Asian: A native or inhabitant of Asia or a person of Asian descent.
Usage Note: Asia is the largest of the continents with more than half the world's population. Though strictly speaking all of its inhabitants are Asians, in practice this term is applied almost exclusively to the peoples of East, Southeast, and South Asia as opposed to those of Southwest Asia such as Arabs, Turks, Iranians, and Kurds who are more usually designated Middle or Near Easterners. Indonesians and Filipinos are properly termed Asian, since their island groups are considered part of the Asian continent, but not the Melanesians, Micronesians, and Polynesians of the central and southern Pacific, who are now often referred to collectively as Pacific Islanders.
Native American: A member of any of the indigenous peoples of the Western Hemisphere. The ancestors of the Native Americans are generally considered by scientists to have entered the Americas from Asia by way of the Bering Strait sometime during the late glacial epoch.
Usage Note: Many Americans have come to prefer Native American over Indian both as a term of respect and as a corrective to the famous misnomer bestowed on the peoples of the Americas by a geographically befuddled Columbus. There are solid arguments for this preference. Native American eliminates any confusion between indigenous American peoples and the inhabitants of India, making it the clear choice in many official contexts. It is also historically accurate, despite the insistence by some that Indians are no more native to America than anyone else since their ancestors are assumed to have migrated here from Asia. But one sense of native is “being a member of the original inhabitants of a particular place,” and Native Americans' claim to being the original inhabitants of the Americas is unchallenged.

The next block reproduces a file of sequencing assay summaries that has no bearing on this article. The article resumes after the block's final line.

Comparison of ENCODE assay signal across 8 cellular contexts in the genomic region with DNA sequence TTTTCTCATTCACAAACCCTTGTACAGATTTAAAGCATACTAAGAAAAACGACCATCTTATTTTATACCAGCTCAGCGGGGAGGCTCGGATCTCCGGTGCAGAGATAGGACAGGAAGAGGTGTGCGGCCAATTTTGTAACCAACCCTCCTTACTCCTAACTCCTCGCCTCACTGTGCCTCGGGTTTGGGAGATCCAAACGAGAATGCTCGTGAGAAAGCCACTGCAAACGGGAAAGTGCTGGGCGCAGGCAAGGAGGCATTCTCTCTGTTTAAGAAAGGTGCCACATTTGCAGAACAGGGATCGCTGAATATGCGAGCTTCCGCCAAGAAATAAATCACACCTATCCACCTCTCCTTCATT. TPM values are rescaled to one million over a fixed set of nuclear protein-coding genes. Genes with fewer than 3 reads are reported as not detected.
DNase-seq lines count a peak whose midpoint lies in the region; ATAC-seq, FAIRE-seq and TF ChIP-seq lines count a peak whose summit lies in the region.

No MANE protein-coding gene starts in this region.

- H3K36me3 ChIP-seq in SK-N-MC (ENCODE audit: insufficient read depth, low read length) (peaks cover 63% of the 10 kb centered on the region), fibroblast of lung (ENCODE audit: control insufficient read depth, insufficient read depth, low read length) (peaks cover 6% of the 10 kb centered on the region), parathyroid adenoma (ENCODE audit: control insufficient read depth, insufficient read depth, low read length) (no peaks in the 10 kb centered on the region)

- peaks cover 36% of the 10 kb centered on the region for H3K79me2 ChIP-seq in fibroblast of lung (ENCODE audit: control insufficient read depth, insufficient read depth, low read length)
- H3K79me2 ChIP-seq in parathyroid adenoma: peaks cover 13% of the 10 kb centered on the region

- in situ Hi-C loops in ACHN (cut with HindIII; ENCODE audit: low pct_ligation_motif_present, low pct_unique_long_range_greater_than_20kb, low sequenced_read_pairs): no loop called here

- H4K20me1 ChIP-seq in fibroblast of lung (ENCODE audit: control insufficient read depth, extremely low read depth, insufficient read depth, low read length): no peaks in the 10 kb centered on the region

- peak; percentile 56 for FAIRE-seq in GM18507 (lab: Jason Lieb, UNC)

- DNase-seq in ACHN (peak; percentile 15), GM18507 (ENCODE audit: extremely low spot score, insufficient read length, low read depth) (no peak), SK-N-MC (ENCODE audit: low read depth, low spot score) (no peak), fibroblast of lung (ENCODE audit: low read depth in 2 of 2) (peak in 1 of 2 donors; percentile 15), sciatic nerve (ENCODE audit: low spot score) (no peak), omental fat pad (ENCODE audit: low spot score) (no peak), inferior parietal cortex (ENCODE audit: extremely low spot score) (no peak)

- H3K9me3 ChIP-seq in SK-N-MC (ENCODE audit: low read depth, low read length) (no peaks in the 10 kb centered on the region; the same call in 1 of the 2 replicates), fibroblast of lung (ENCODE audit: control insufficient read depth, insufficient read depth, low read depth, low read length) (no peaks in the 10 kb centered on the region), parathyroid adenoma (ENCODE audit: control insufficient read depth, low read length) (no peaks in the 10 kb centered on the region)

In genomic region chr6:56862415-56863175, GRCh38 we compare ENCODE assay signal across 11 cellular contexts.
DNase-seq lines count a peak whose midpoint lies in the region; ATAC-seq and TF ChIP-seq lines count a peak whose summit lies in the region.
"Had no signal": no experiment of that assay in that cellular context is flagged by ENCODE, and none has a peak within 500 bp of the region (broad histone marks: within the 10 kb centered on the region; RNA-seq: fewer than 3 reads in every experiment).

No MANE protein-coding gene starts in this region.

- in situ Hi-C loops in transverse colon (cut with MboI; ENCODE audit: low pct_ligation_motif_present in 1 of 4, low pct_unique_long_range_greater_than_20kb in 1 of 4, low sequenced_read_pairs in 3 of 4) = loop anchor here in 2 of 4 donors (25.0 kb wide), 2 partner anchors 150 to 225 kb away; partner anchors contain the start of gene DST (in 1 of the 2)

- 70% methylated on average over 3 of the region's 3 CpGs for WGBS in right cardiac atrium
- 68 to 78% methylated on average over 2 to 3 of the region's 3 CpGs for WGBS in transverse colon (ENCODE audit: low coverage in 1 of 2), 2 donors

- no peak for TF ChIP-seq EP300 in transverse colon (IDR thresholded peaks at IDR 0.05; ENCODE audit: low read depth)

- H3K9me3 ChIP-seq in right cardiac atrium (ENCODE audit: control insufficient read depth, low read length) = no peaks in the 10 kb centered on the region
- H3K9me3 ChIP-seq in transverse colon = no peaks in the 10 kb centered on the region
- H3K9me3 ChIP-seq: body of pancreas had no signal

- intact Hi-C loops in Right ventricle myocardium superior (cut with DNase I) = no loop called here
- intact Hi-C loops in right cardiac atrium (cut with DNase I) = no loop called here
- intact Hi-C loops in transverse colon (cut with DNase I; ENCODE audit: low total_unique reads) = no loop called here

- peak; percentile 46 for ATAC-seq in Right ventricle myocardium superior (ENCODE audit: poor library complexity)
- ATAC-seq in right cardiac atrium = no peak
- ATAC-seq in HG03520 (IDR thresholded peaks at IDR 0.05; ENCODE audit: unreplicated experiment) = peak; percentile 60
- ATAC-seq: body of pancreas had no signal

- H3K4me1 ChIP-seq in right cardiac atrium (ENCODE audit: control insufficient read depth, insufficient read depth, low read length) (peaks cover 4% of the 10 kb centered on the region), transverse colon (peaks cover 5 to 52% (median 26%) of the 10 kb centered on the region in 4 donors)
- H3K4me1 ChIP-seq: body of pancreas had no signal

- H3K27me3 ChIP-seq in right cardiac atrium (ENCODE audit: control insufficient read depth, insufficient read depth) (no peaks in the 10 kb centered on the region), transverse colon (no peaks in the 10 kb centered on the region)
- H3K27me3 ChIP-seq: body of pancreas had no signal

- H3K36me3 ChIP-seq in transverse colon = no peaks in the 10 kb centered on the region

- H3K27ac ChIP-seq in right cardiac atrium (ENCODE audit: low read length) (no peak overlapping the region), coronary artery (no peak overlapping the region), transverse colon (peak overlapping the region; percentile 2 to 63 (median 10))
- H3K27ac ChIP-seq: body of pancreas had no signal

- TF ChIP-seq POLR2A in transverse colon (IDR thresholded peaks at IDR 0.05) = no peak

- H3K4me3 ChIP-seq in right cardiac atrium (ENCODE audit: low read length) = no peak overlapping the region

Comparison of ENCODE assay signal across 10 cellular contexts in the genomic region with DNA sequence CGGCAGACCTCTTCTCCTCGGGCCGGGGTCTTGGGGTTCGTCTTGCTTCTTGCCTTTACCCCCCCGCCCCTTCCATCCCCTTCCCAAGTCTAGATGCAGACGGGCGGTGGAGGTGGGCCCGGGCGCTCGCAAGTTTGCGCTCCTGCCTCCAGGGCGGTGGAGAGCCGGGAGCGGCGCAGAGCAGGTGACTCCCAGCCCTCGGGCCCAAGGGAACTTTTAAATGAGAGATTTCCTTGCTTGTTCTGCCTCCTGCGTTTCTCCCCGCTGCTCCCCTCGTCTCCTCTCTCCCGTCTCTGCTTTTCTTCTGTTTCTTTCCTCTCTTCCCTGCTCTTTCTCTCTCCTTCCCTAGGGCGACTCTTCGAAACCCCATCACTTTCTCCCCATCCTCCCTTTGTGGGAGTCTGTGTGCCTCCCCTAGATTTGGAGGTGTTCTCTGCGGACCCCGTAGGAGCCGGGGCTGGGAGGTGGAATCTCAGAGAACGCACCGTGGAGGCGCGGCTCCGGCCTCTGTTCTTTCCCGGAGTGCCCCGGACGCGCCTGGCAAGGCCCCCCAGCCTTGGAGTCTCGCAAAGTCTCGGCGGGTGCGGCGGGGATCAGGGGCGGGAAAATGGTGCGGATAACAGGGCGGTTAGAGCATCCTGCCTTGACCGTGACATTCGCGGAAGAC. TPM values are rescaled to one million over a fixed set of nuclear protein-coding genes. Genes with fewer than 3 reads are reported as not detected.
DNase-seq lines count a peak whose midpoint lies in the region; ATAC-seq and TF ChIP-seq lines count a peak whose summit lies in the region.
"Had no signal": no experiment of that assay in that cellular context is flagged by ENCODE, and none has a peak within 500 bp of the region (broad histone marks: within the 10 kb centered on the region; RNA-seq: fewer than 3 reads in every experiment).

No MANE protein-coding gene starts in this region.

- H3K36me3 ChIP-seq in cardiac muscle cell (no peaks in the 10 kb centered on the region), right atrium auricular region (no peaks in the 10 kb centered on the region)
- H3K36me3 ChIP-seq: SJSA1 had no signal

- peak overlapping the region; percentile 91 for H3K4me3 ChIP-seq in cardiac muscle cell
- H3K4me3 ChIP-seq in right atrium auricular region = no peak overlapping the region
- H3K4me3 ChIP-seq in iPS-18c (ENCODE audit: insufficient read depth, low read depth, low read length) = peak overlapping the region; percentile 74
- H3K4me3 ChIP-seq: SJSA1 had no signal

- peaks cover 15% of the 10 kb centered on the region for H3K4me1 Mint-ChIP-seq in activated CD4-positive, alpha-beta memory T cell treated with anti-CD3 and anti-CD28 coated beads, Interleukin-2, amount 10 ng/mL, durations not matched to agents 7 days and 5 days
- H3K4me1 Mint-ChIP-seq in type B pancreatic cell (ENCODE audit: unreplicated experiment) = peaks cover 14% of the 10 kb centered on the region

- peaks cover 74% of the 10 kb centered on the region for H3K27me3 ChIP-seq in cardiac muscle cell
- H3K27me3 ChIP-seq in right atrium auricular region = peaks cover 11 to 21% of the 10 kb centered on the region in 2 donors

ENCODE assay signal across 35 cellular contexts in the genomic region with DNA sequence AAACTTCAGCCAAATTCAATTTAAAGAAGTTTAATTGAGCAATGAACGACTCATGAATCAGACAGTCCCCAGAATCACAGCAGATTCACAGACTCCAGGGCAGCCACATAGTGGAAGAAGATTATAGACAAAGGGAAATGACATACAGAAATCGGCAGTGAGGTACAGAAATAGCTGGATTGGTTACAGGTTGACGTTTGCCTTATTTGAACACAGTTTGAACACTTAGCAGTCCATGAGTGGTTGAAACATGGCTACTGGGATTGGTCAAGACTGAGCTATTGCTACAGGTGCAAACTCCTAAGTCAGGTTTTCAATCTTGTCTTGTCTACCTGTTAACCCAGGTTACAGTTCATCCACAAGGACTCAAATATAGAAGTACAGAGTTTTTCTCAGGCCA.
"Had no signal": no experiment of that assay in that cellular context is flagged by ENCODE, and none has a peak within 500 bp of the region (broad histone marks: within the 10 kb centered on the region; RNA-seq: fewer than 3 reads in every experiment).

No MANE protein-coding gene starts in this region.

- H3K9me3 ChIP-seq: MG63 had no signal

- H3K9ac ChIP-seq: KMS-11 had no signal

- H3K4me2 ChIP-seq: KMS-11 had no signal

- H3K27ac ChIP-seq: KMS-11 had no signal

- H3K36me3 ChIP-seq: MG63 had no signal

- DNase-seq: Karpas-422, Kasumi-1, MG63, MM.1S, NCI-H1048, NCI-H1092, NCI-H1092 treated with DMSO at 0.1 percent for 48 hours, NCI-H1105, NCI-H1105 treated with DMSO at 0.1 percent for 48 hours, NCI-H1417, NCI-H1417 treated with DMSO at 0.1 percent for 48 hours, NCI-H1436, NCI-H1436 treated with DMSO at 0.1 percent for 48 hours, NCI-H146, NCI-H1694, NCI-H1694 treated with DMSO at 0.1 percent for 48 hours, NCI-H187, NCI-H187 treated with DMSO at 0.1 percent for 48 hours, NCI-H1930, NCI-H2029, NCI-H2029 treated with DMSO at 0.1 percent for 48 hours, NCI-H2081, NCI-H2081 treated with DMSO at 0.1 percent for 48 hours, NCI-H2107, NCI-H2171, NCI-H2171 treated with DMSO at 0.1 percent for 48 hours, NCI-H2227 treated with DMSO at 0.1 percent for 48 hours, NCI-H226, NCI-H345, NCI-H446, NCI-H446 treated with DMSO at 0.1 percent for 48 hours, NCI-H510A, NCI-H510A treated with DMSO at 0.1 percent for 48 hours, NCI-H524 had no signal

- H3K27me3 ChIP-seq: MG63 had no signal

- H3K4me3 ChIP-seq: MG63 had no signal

•Accuracy and precision aside, however, the choice between these two terms is often made as a matter of principle. For many, Native American is the only choice for expressing respect toward America's indigenous peoples; Indian is seen as wrong and offensive. For others, the former smacks of bureaucracy and the manipulation of language for political purposes while the latter is the natural English term, its inaptness made irrelevant by long use. Fortunately, this controversy appears to have subsided somewhat in recent years, and it is now common to find the two terms used interchangeably in the same piece of writing. Furthermore, the issue has never been particularly divisive between Indians and non-Indians. While generally welcoming the respectful tone of Native American, most Indian writers have continued to use the older name at least as often as the newer one.
•Native American and Indian are not exact equivalents when referring to the aboriginal peoples of Canada and Alaska. Native American, the broader term, is properly used of all such peoples, whereas Indian is customarily used of the northern Athabaskan and Algonquian peoples in contrast to the Eskimos, Inuits, and Aleuts. Alaska Native (or less commonly Native Alaskan) is also properly used of all indigenous peoples residing in Alaska.
The above definitions include information retrieved at www.dictionary.com.